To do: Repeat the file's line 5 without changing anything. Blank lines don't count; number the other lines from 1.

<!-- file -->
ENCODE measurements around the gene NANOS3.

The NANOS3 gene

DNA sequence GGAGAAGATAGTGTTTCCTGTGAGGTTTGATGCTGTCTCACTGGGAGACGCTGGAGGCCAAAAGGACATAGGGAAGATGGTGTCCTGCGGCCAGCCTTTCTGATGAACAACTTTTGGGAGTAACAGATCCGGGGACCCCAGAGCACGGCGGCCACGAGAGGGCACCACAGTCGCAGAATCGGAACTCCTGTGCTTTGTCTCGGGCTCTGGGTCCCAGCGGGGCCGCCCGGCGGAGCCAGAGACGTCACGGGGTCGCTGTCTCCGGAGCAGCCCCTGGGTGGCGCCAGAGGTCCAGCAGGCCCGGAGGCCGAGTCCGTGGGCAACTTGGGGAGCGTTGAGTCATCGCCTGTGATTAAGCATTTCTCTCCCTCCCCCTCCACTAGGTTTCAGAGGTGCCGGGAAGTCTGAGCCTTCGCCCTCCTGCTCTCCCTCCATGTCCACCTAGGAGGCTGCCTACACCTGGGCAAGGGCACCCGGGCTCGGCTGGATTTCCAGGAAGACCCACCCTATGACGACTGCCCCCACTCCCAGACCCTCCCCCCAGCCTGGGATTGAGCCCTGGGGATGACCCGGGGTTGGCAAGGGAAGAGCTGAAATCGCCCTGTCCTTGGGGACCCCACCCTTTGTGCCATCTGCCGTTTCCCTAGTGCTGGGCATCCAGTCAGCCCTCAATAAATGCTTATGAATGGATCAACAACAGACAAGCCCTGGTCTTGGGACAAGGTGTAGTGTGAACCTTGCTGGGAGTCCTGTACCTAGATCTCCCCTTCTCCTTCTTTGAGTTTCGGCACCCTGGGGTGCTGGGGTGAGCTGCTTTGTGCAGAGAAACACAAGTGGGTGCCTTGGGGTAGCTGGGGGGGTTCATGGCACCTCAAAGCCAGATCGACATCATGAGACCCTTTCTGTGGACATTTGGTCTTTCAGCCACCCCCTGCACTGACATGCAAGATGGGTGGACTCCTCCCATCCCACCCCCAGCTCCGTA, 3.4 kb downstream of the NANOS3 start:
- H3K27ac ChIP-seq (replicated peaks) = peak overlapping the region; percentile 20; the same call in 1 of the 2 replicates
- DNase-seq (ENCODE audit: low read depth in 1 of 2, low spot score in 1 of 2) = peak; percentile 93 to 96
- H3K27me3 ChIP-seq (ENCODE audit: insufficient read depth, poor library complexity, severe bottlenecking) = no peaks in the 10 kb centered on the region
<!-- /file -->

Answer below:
- DNase-seq (ENCODE audit: low read depth in 1 of 2, low spot score in 1 of 2) = peak; percentile 93 to 96